The XTS Moto is Diamondback’s latest entry-level big-hit bike. Team Ashton Diamondback, headed by UK trials star Martyn Ashton, now includes a pair of rather rapid downhill racers who will be relying on the XTS Moto along with the Diamondback Sabbath to cope with the toughest race tracks around the world.
Ride & handling: Ready to race out-of-the-box. Stable at speed, pedals well and easy to throw around
The Diamondback has a spacious cockpit, which makes it very stable at speed. The 710mm-wide handlebar helped keep things under control, but a 60mm Gravity Gap stem may be a touch too long.
In tighter turns it was tricky weighting the front wheel adequately to maintain traction and prevent understeer, and as is common with many single pivot bikes, manualing is tough – a shorter stem would help to loft that front wheel skyward.
The rear end, controlled nicely by the Fox Van R shock, behaved very well. It’s a good bike to sprint on; at no point does it feel energy is being wasted when the cranks are being pounded.
The single pivot is not the comfiest of designs but it does what it needs to do. The great tyres and the well balanced fork and shock mean the XTS Moto holds lines incredibly well. Weighing in at 17.69kg (39lb), this bike is easy to throw around yet robust enough to take the big hits.
The 888 fork, with 200mm of travel, seemed more obedient than other Marzocchis we have ridden recently and added to the overall feel of the bike.
The XTS Moto isn’t the most versatile bike, but it can be raced on out-of-the-box, although the trail centre trip may have to be postponed.
Diamondback xts moto: diamondback xts moto Steve Behr
Frame: Strong, stiff and simple single pivot design. Well finished and good looking
The single pivot frame’s simplicity keeps maintenance to a bare minimum without compromising on performance. The stiff rear triangle pivots on two sealed bearing units directly on the Moto’s chainline, ensuring nominal energy is wasted in pedal bob.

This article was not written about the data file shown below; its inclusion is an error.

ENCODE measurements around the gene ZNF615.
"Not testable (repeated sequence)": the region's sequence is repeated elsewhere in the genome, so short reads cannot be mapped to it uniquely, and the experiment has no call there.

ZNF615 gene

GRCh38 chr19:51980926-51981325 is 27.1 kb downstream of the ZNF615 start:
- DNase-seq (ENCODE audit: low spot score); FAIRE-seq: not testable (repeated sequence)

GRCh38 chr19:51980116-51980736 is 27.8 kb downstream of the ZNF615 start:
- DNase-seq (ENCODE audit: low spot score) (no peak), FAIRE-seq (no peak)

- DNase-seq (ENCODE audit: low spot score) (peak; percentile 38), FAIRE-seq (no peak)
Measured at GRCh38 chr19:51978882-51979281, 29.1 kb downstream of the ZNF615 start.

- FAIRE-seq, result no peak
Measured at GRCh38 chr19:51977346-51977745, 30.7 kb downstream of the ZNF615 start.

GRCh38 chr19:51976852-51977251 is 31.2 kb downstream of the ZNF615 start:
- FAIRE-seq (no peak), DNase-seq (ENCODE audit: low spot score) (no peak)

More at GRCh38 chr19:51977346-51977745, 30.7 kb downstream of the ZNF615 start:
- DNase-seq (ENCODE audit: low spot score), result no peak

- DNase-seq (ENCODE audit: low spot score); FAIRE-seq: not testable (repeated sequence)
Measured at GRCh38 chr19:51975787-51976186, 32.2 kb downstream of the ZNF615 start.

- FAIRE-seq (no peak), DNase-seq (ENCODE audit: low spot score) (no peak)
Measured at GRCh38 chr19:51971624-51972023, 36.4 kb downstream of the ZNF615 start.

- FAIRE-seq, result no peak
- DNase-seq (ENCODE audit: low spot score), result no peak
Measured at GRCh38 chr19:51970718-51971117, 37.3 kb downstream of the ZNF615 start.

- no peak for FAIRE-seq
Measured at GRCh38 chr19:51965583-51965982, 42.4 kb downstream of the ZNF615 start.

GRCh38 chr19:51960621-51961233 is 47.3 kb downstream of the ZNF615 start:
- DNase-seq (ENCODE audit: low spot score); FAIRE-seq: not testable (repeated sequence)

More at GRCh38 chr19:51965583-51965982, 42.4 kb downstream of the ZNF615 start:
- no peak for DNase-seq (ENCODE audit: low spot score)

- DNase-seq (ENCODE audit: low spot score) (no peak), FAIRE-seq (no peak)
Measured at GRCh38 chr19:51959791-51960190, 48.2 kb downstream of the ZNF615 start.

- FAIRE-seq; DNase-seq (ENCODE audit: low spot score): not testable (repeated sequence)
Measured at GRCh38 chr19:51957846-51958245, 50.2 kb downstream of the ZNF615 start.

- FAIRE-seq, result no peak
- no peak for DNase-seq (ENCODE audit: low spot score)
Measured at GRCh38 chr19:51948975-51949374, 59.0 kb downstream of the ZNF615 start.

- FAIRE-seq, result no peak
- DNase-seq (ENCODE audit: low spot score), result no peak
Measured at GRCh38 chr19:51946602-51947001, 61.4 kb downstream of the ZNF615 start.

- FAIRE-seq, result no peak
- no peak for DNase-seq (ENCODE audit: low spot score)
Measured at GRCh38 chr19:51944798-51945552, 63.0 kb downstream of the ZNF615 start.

Weight has been saved thanks to generous milling on the larger sections of the rear end, and adds to the smooth and subtle detailing of the frame. The latter also has an adjustable shock mount. By sliding the shock mounting plate up or down the burly drilled gangway, tweaks to geometry couldn’t be simpler, although we found the bike felt the best at its slackest.
Triangulation is key to ensure the frame remains strong and stiff. Not a curve in sight on the XTS. It may be more of a traditional look but it is proven and doesn’t fail to deliver in this case.
The rear end combats lateral flex very successfully and provides more than adequate mud clearance. The hourglass shaped head tube engulfs the 1.5in headset and the well finished, tapered gusseting adds strength to critical areas. The only limiting factor for this frame is that it will only be available in a size 16in.
Equipment: Decent chain device, fork, shock and wheelset, but we’d fit a shorter stem
You do well for your money in this case. The drivetrain includes a short cage Shimano Tiagra rear mech and ever faithful E13 LG1 guide, mounted to the ISCG tabs.
Contrary to Diamondback’s website, the XTS Moto will come with the Fox Van R as standard. This shock is simple but effective and can be tuned to perfection by a professional if required.
When it comes to the wheelset, the XTS does well. The Quad DH rim and hub have stayed stiff and true after plenty of abuse, and the Maxxis High Roller tyres are fantastic. They can cope with a range of conditions and are tough to beat for all-round ability.
In terms of stiffness, the dual crown fork does make a difference. The Marzocchi 888 RCV boasts both rebound and compression adjustment and is super-stiff. It does weigh in at a hefty 3.7kg though, which affects the balance of the bike.
The Quad brakes are moderately powerful and worked well in the wet conditions. But the lever reach adjusters aren’t finished particularly well and it may have been easier to use a conventional Allen adjust instead.